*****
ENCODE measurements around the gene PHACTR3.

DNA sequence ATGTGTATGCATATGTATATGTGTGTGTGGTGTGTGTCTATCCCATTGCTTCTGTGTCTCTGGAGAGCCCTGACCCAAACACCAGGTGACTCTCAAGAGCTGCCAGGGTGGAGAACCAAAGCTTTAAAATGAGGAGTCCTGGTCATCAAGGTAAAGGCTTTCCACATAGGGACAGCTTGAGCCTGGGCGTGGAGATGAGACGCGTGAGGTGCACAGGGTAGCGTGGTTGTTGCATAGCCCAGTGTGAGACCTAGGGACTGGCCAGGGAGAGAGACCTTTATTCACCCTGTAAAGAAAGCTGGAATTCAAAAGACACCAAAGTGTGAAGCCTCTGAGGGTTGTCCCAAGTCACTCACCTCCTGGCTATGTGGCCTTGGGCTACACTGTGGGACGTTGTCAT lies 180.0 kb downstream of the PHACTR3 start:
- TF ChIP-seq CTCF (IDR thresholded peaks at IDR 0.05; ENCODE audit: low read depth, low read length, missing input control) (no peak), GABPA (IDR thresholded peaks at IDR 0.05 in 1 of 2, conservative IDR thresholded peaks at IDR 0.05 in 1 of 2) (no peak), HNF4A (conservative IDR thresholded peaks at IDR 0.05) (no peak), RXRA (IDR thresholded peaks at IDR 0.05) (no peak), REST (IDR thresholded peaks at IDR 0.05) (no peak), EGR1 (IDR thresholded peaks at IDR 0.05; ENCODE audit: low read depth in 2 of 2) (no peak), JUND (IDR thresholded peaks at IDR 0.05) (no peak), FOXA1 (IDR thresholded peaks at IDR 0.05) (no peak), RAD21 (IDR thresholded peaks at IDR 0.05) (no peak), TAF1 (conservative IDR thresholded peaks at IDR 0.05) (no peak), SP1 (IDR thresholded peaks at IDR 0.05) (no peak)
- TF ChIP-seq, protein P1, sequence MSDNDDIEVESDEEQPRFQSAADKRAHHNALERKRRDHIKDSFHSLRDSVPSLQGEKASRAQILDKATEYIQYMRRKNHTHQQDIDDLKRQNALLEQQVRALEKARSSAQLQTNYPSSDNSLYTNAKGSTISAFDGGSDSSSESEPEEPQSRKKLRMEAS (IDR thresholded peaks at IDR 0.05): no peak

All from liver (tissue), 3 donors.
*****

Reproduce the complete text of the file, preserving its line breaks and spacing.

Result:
ENCODE measurements around the gene PHACTR3.

DNA sequence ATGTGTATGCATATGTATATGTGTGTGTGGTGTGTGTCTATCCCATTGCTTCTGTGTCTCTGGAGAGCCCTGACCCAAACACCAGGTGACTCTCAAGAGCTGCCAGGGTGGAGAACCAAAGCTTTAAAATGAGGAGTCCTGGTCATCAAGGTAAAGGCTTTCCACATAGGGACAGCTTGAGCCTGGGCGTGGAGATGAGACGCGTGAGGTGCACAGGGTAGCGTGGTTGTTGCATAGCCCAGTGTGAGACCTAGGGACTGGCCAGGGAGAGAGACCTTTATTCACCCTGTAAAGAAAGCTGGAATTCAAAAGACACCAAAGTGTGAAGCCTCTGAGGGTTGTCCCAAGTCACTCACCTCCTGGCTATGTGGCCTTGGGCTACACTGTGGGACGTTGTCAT lies 180.0 kb downstream of the PHACTR3 start:
- TF ChIP-seq CTCF (IDR thresholded peaks at IDR 0.05; ENCODE audit: low read depth, low read length, missing input control) (no peak), GABPA (IDR thresholded peaks at IDR 0.05 in 1 of 2, conservative IDR thresholded peaks at IDR 0.05 in 1 of 2) (no peak), HNF4A (conservative IDR thresholded peaks at IDR 0.05) (no peak), RXRA (IDR thresholded peaks at IDR 0.05) (no peak), REST (IDR thresholded peaks at IDR 0.05) (no peak), EGR1 (IDR thresholded peaks at IDR 0.05; ENCODE audit: low read depth in 2 of 2) (no peak), JUND (IDR thresholded peaks at IDR 0.05) (no peak), FOXA1 (IDR thresholded peaks at IDR 0.05) (no peak), RAD21 (IDR thresholded peaks at IDR 0.05) (no peak), TAF1 (conservative IDR thresholded peaks at IDR 0.05) (no peak), SP1 (IDR thresholded peaks at IDR 0.05) (no peak)
- TF ChIP-seq, protein P1, sequence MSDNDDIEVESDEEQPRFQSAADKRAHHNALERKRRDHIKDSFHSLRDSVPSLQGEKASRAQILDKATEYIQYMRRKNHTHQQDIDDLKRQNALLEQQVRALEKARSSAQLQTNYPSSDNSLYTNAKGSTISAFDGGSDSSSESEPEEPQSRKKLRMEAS (IDR thresholded peaks at IDR 0.05): no peak

All from liver (tissue), 3 donors.